According to the Fifth Circuit, “The expert report should be ‘detailed and complete,' stating the testimony that will be presented during direct examination and the reasons therefor.”[31] Thus, under Rule 26(a), expert reports must explain the “how” and “why” of the expert's opinions with specificity.[32]

         Turning to the first requirement for expert reports under Rule 26(a)(2)(B), the Court finds that Dr. Waits' January 4, 2019 report contains a statement of Dr. Waits' opinions that he will express at trial and the basis for those opinions. The report contains the following opinions:

1. There was excessive delay in diagnosing and treating Mr. Tucker's advanced esophageal cancer.
2. The delay in diagnosis and treatment likely reduced Mr. Tucker's survival or length of life.
3. Any patient who describes dysphagia and food getting “stuck in the throat” along with weight loss of 20 pounds has esophageal cancer until proven otherwise.
4. An EGD or barium swallow should have been carried out immediately.
5. It is unlikely that Mr. Tucker would have been cured of his esophageal cancer, but based on his stage of disease at diagnosis, it would have been on the order of three to six years based on the fact that his tumor was squamous cell carcinoma.
6. The slow paced evaluation of Mr. Tucker's significant dysphagia led to a diminishing of his survival.[33]

         The January 4, 2019 report further specifies that Dr. Waits formulated these opinions after reviewing all of Mr. Tucker's medical records.[34] The Court therefore finds that Dr. Waits' January 4, 2019 report satisfies the first requirement of Rule 26(a)(2)(B).

         With respect to the second factor, the facts or data considered by the witness in forming his opinions, the Court finds this requirement is also met because the January 4, 2019 report specifies that Dr. Waits' opinions are based upon his review of Mr. Tucker's medical records. The Court finds that the third requirement of Rule 26(a)(2)(B) is neutral in this case, as it appears that Dr. Waits will not use any exhibits to summarize or support his opinions because the January 4, 2019 report does not reference any exhibits. Accordingly, Dr. Waits will not be able to use any exhibits to summarize or support his opinions at trial. The Court further finds that the fourth requirement of Rule 26(a)(2)(B) is met because Dr. Waits provided a curriculum vitae with his expert report, which lists his qualifications and publications in the last 10 years.[35] However, the Court finds that the fifth and sixth factors are not met, as Dr. Waits' January 4, 2019 report fails to list the other cases in which Dr. Waits has testified as an expert in the last four years and fails to state the compensation he received for his study and testimony in this case.

         The Court finds that Dr. Waits' January 4, 2019 report is thin, but for the reasons stated above, that it just barely satisfies the requirements of Rule 26(a)(2)(B). The report contains a complete statement of all opinions that Dr. Waits will express and the basis and reasons for them, the report specifies the facts or data Dr. Waits considered in forming his opinions and Dr. Waits has provided a list of his qualifications and all publications that he has authored in the last 10 years. While the report does not mention any exhibits that will be used to summarize or support his opinions, fails to list prior cases in which Dr. Waits has testified as an expert and fails to state Dr. Waits' compensation for his report and testimony in this case, the Court finds that the three most important requirements of Rule 26(a)(2)(B) are met in this case. The Court further notes that the Government had an opportunity to depose Dr. Waits on August 14, 2019, during which the Government could have questioned Dr. Waits extensively about the deficiencies in his report, thereby minimizing any prejudice to the Government from the use of the report. Accordingly, the Court finds that Dr. Waits' January 4, 2019 expert report is admissible because it satisfies the requirements of Fed.R.Civ.P. 26(a)(2)(B).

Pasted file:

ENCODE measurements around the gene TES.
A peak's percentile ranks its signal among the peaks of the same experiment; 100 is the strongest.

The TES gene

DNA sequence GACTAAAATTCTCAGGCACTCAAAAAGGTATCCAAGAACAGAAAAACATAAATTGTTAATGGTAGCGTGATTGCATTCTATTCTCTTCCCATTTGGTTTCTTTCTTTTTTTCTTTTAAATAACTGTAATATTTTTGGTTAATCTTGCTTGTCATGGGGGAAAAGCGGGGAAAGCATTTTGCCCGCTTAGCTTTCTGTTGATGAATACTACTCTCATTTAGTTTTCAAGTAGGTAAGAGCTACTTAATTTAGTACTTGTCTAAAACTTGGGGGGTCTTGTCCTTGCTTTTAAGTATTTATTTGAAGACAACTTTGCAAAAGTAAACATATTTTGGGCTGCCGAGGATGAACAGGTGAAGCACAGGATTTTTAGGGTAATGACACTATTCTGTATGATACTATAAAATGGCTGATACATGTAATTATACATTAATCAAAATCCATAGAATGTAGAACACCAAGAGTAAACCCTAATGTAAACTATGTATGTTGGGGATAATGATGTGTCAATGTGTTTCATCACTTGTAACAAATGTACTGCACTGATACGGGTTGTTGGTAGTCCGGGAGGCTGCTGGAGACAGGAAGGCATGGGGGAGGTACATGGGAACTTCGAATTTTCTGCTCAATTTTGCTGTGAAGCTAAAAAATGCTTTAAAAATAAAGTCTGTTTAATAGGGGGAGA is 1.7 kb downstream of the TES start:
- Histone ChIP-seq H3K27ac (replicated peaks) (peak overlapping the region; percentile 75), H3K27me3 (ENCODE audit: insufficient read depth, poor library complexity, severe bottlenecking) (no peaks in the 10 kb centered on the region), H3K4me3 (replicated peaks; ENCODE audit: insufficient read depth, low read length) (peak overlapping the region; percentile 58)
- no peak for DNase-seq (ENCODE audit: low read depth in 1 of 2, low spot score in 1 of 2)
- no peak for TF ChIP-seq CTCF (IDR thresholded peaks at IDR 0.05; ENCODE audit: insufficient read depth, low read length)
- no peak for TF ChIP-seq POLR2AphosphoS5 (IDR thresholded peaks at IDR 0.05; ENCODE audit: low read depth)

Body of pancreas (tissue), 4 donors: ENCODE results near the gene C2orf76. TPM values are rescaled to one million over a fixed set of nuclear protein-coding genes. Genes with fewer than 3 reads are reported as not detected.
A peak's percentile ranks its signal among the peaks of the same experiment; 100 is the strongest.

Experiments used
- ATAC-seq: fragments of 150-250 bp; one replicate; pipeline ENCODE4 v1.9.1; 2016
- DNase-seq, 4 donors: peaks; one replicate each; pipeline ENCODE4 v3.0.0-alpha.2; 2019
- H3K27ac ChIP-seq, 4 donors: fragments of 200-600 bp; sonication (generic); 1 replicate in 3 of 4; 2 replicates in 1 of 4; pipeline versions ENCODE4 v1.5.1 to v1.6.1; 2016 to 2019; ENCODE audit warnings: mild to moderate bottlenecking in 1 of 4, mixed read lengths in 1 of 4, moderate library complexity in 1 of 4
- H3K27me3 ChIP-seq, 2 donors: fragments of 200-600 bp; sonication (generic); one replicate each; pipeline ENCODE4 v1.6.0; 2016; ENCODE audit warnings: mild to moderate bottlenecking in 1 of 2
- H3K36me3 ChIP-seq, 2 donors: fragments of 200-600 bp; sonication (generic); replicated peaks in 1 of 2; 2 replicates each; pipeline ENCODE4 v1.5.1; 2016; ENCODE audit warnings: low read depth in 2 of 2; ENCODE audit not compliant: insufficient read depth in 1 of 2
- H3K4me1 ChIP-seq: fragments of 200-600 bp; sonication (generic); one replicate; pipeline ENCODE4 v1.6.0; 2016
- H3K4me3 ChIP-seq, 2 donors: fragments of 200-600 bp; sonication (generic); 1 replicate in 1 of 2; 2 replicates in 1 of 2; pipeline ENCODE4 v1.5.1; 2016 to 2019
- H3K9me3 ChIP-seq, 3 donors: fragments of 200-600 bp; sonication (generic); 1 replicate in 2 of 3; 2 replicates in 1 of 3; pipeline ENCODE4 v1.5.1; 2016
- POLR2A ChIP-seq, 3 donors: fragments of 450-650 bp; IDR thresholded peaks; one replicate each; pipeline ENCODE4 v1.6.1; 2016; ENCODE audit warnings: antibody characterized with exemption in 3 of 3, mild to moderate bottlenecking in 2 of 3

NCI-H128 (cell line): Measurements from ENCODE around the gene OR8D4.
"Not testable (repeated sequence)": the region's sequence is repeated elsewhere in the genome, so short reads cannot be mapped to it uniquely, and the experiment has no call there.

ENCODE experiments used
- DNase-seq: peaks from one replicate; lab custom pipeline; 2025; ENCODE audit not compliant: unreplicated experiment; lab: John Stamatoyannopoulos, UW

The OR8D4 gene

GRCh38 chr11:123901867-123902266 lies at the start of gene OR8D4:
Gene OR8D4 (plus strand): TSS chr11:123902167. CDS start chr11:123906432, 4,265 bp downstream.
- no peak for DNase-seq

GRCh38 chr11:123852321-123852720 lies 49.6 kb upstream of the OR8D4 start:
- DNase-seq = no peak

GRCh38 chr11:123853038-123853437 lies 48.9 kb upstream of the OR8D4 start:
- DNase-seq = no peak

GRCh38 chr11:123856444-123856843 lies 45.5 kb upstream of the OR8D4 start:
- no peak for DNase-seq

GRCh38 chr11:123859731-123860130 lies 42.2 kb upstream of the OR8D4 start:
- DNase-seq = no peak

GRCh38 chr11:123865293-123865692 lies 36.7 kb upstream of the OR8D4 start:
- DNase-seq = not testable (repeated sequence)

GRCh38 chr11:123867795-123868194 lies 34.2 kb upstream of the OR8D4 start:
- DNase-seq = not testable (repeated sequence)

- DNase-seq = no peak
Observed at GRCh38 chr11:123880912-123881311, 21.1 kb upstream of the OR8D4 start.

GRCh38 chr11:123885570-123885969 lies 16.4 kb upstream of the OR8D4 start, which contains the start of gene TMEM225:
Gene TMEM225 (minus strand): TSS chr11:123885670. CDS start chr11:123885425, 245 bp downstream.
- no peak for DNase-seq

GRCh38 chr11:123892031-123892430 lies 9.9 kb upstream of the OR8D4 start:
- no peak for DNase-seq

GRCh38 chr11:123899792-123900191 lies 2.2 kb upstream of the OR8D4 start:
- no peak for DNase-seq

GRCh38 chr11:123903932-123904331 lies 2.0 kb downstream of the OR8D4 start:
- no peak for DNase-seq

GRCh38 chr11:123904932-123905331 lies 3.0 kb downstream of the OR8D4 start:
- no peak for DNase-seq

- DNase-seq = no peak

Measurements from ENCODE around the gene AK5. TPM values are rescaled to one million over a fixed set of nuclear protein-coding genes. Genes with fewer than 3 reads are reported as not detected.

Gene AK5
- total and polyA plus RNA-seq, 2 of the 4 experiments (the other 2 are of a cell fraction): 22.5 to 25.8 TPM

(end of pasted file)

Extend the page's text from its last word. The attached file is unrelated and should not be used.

B. Dr. Waits will be allowed to testify at trial under Fed.R.Evid. 702.

         When expert testimony is challenged, the party seeking to present the testimony has the burden of proving by a preponderance of the evidence that the testimony satisfies Federal Rule of Evidence 702.[36] Federal Rule of Evidence 702, which governs the admissibility of expert testimony, [37] provides the following:

A witness who is qualified as an expert by knowledge, skill, experience, training, or education may testify in the form of an opinion or otherwise if:
(a) The expert's scientific, technical, or other specialized knowledge will help the trier of fact to understand the evidence or to determine a fact in issue;
(b) The testimony is based on sufficient facts or data;
(c) The testimony is the product of reliable principles and ...